Japandroids – Near To The Wild Heart Of Life Album Review



 November 3, 2016


A beer, some friends, a gig and a song to sing while dancing wildly. Sometimes there is no better way to cure a broken heart or to get over the anxiety to be cool and fit in, especially during teenage years. Japandroids, were all about that: aggressive guitar riffs, hyperkinetic drums, tons of “ooooh” and a bold, lo-fi, punk-rock attitude. No bass guitar, no trimming, just pure rawness.

These ingredients, meshed up with undeniable passion and spontaneity, made Post-Nothing and Celebration Rock really great works, extremely fun to listen and, above all, sing along with the crowd, while Brian King and David Prowse run the stage and set the night on fire.

Their main goal at the time was, in fact, to “create a really great live record in the studio”, as they stated in a interview for Entertainment Weekly, being careless about the little flaws of their execution as they were performing live.

Five years later, with Near The Wild Heart Of Life, their third album, Japandroids decide to enhance completely the “limitless” possibility offered by studio recording, and realize their most polished record yet. And although this may sound like the opposite from what the Vancouver duo has done so far, this last effort is coherent with their musical career and signs the achievement of a greater maturity.

The contrast between the coarse minimalism of the instruments and the aggressive maximalism in the way they are played, hallmark of the band since its early releases, is not only preserved but better oriented in tracks like “Near The Wild Heart Of Life”, “Midnight To Morning” and “No Known Drink Or Drug”, in which the explosiveness of the refrain is builded up with more patience than before thanks to less linear arrangements. In “North East South West”, “True Love And True Life Of The Free Will” and “Body Like A Grave” instead, the duo introduces acoustic guitars and synths, winking an eye to The Replacements, refreshing their chemistry without spoiling it at all.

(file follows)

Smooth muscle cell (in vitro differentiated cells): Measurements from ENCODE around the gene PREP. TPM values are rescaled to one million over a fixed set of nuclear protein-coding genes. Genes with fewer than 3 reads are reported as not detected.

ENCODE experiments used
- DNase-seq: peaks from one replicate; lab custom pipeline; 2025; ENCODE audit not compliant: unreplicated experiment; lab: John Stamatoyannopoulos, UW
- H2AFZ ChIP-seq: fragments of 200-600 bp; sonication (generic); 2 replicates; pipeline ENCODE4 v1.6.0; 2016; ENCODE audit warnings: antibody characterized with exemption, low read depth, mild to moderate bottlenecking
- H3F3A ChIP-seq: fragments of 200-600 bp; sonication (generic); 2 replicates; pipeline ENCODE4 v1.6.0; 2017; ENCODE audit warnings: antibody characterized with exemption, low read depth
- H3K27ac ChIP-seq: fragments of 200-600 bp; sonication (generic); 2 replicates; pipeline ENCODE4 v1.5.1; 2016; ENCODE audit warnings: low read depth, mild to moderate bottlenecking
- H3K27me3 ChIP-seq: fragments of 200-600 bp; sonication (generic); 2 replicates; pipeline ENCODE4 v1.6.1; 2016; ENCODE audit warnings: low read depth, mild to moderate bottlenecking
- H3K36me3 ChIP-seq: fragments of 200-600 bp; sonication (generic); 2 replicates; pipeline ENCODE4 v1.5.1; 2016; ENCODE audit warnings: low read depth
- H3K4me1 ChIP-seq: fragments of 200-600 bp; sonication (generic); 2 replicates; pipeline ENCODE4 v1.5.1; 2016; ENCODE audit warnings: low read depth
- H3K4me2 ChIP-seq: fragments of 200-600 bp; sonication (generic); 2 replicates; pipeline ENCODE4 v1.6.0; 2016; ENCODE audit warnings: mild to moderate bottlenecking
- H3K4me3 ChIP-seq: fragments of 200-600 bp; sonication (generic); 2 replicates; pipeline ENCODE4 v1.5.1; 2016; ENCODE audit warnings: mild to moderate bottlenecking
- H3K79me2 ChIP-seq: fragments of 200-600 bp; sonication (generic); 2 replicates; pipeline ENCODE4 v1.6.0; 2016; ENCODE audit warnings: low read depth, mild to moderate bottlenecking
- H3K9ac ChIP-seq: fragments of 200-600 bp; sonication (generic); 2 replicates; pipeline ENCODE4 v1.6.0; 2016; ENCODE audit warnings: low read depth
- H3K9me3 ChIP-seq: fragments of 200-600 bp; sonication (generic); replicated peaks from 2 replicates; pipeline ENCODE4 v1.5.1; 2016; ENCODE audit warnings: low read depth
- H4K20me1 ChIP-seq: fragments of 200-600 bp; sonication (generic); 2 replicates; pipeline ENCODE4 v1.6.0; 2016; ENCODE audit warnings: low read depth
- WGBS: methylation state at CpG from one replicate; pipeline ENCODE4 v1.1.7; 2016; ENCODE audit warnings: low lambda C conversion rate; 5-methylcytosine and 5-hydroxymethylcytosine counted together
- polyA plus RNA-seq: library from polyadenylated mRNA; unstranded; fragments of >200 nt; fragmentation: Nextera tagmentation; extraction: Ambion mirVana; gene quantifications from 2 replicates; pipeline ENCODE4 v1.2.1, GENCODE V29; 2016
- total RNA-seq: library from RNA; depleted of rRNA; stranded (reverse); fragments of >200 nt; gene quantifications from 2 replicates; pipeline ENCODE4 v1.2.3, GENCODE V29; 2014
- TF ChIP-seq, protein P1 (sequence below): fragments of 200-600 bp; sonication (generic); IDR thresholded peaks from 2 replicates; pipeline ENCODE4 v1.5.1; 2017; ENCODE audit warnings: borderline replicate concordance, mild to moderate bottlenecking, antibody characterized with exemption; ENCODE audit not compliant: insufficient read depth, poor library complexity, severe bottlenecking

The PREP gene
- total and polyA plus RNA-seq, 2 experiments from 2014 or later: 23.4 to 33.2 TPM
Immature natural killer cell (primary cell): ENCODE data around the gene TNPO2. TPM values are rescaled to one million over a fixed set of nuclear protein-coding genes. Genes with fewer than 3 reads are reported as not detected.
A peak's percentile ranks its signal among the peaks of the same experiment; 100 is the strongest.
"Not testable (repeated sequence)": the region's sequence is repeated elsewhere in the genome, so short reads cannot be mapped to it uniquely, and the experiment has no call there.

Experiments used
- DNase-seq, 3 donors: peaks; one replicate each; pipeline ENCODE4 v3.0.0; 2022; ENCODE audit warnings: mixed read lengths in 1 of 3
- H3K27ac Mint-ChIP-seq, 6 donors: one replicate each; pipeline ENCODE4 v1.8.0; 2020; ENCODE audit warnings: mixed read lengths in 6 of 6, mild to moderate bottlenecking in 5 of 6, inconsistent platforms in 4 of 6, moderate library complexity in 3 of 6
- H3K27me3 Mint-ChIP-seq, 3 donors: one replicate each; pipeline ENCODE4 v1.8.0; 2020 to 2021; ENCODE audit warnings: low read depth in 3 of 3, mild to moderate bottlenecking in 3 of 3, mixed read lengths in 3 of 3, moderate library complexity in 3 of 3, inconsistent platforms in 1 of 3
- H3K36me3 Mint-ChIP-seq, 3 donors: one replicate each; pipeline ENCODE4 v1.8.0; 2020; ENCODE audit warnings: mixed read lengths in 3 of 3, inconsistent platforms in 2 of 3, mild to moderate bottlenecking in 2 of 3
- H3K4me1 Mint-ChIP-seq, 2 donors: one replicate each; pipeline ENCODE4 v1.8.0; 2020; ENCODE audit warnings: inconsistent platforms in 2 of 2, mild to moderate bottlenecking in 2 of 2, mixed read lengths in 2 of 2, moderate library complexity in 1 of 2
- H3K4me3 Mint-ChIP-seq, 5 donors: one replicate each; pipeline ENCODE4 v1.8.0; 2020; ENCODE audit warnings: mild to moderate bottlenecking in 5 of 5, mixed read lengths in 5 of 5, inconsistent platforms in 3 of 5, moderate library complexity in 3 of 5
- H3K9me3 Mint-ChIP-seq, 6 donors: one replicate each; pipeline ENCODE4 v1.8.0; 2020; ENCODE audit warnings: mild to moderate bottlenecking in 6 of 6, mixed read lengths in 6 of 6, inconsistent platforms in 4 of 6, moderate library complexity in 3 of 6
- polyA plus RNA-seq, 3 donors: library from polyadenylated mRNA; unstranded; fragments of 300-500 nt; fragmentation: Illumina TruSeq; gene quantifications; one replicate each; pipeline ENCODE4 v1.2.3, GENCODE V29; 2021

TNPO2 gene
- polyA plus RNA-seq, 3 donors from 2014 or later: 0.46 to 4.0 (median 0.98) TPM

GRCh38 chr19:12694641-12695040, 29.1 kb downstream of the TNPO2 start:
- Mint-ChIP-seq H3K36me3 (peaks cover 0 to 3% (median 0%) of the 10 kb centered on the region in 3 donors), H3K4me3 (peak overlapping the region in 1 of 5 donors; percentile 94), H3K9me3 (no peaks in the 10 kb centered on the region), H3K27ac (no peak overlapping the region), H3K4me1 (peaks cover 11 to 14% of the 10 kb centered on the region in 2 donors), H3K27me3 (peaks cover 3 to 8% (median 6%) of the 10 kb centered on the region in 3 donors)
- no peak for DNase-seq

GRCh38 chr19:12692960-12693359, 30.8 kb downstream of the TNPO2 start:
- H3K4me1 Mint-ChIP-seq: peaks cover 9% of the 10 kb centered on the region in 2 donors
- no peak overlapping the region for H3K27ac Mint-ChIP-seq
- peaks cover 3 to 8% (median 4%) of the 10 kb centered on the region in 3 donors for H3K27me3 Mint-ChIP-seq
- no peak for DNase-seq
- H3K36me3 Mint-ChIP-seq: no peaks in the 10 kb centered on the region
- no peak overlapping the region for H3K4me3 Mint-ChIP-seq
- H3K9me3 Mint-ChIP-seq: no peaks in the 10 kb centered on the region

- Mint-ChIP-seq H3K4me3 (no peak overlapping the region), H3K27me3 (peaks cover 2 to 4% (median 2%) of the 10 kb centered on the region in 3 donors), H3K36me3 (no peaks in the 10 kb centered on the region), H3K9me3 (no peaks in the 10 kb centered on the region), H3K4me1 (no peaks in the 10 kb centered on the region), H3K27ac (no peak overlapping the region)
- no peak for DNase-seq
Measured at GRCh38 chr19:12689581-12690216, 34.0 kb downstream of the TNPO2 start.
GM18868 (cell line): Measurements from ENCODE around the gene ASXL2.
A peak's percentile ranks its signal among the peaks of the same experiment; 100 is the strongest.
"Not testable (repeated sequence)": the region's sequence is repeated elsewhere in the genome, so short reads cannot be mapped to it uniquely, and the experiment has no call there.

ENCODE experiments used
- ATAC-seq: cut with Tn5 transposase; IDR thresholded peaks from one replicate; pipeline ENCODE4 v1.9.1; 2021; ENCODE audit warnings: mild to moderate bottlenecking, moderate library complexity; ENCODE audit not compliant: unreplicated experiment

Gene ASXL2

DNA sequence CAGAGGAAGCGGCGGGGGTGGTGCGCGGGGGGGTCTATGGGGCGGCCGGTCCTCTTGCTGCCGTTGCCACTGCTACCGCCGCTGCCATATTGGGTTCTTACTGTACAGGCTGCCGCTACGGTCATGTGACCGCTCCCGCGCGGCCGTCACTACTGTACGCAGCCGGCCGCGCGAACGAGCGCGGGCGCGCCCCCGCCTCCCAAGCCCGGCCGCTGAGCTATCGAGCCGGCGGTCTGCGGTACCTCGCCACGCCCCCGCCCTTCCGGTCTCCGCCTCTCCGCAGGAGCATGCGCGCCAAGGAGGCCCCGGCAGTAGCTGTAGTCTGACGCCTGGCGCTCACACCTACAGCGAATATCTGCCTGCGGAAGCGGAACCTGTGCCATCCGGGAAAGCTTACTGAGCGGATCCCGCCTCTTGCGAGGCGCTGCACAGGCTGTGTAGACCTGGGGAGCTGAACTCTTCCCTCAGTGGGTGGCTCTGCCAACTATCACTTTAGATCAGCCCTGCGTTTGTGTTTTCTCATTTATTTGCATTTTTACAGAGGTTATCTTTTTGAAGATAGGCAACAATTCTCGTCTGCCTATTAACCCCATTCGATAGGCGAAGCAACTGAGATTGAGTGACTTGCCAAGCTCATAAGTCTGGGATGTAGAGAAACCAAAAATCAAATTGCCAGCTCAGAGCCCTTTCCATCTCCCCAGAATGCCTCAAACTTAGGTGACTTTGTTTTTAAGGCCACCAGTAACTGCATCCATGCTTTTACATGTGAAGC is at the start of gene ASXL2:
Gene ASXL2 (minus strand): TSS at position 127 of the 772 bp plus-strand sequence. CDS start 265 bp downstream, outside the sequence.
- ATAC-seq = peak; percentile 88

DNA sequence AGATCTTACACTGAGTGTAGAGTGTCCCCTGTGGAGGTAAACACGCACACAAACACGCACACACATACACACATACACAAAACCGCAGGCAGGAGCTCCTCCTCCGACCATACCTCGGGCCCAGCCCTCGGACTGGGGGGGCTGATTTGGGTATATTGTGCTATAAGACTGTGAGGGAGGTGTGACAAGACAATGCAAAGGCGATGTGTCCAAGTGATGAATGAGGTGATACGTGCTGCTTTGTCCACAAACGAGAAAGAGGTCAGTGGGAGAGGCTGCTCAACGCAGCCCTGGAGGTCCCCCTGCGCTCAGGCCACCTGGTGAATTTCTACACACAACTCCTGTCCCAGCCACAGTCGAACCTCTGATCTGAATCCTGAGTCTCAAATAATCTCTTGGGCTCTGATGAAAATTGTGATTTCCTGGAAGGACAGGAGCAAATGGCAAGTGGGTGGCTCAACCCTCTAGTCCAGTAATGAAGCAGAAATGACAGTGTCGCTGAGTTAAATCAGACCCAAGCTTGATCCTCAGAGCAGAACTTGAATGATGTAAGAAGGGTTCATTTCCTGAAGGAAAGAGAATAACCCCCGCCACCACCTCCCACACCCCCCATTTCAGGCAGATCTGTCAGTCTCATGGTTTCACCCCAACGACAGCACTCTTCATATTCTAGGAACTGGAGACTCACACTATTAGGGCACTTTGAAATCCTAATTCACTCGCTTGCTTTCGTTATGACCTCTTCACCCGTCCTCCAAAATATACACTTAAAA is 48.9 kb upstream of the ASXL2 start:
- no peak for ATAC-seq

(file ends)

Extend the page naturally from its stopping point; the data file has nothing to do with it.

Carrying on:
But the strongest change of route compared to Celebration Rock and Post-Nothing is certainly “Arc Of Bar”: a seven-minute track built on a heavy, distorted guitar loop and a synth, in which Prowse’s drum-line becomes more and more complex at the beginning of each of the five verses, with a precision and creativity he has never shown before. It provides the perfect catch up, after the “shoegazy” “I’m Sorry (For Not Finding You Sooner)” interlude, introducing the listener to the second half of the record with a restored energy.

“Arc Of Bar” is also the track with the more interesting lyrics of the entire record(which are often the weak spot in Japandroids music), and one of King’s writing darkest moment, describing the life of a lost soul in the night of New Orleans, in which even the mosquitos will get drunk if they try to drink the blood of the singer.

Near The Wild Of Life is the proof of how a band can grow mature and still being genuine, can explore new territories with decision and courage, not trying to sell to the listener a replica of its previous work nor choosing to become more charming to the mainstream market softening its sounds. Many things have changed since 2012’s Celebration Rock, but Japandroids’ passion for playing music is not one of them.

Full listen on Spotify below:

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